Engineering the Microbiome to Cure Disease

Residing within the human gut are trillions of bacteria and other microorganisms that can impact a variety of chronic human ailments, including obesity, type 2 diabetes, atherosclerosis, cancer, non-alcoholic fatty liver disease and inflammatory bowel disease. Numerous diseases are associated with imbalance or dysfunction in gut microbiome. Even in diseases that don’t involve the microbiome, gut microflora provide an important point of access that allows modification of many physiological systems.

Modifying to remedy, perhaps even cure these conditions, has generated substantial interest, leading to the development of live bacterial therapeutics (LBTs). One idea behind LBTs is to engineer bacterial hosts, or chassis, to produce therapeutics able to repair or restore healthy microbial function and diversity.

Existing efforts have primarily focused on using probiotic bacterial strains from the Bacteroides or Lactobacillus families or Escherichia coli that have been used for decades in the lab. However, these efforts have largely fallen short because engineered bacteria introduced into the gut generally do not survive what is fundamentally a hostile environment.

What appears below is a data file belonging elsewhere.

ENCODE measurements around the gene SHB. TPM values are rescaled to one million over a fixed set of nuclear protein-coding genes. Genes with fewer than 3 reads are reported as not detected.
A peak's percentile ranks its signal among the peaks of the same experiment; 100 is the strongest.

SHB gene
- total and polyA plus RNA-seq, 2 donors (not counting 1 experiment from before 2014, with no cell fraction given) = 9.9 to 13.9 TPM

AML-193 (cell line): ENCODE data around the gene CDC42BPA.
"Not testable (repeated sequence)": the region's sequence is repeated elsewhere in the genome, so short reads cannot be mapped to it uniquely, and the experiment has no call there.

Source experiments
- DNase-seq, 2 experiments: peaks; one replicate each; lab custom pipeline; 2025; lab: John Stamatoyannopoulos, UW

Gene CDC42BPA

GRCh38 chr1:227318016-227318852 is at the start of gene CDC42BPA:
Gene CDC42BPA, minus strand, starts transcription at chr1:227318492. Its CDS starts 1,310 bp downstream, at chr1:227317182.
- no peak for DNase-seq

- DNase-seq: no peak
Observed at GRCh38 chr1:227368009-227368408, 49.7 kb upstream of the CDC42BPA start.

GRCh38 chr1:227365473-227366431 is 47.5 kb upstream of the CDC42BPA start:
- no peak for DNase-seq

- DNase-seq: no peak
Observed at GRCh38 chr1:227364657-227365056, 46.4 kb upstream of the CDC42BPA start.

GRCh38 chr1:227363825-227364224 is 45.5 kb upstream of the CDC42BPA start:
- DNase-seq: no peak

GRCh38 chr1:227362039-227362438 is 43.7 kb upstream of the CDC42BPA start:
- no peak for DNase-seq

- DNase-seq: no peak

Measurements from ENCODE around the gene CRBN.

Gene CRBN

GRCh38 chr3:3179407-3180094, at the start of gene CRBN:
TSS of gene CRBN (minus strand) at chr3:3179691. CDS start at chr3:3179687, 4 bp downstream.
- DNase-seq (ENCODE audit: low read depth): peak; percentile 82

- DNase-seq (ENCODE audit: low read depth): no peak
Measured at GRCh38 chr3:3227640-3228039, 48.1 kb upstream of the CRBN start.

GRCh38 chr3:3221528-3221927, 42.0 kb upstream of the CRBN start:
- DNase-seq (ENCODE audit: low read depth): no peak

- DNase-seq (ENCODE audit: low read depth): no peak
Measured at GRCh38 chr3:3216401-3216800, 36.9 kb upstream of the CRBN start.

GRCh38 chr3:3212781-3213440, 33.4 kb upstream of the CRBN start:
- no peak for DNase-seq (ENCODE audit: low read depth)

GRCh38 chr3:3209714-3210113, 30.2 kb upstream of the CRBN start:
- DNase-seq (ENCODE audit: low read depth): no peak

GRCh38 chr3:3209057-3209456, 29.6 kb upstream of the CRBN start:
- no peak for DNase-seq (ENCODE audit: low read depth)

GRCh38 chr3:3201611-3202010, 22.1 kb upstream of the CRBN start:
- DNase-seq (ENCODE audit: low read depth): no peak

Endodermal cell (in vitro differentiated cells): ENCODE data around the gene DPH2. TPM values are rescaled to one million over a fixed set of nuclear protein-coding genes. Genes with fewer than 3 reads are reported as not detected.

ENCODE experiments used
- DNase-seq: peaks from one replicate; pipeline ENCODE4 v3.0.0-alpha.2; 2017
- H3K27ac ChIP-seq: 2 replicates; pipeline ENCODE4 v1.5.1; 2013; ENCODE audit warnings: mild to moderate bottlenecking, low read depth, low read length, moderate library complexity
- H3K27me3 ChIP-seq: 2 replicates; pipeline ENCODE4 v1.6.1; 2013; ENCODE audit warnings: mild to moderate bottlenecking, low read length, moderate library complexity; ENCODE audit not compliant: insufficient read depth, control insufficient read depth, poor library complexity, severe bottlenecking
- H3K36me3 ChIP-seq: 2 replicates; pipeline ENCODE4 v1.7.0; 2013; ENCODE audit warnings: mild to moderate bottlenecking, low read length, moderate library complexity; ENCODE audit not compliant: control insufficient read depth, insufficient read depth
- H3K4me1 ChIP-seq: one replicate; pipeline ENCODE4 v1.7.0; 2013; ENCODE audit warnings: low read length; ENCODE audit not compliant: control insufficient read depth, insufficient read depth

The inability to engraft or even survive in the gut requires frequent re-administration of these bacterial strains and often produces inconsistent effects or no effect at all. The phenomenon is perhaps most apparent in individuals who take probiotics, where these beneficial bacteria are unable to compete with the individual’s native microorganisms and largely disappear quickly.

The lack of engraftment severely limits the use of LBTs for chronic conditions for curative effect or to study specific functions in the gut microbiome,” said Amir Zarrinpar, MD, PhD, assistant professor of medicine at UC San Diego School of Medicine and a gastroenterologist at UC San Diego Health. “Published human trials using engineered LBTs have demonstrated safety, but still need to demonstrate reversal of disease. We believe this may be due to problems with colonization.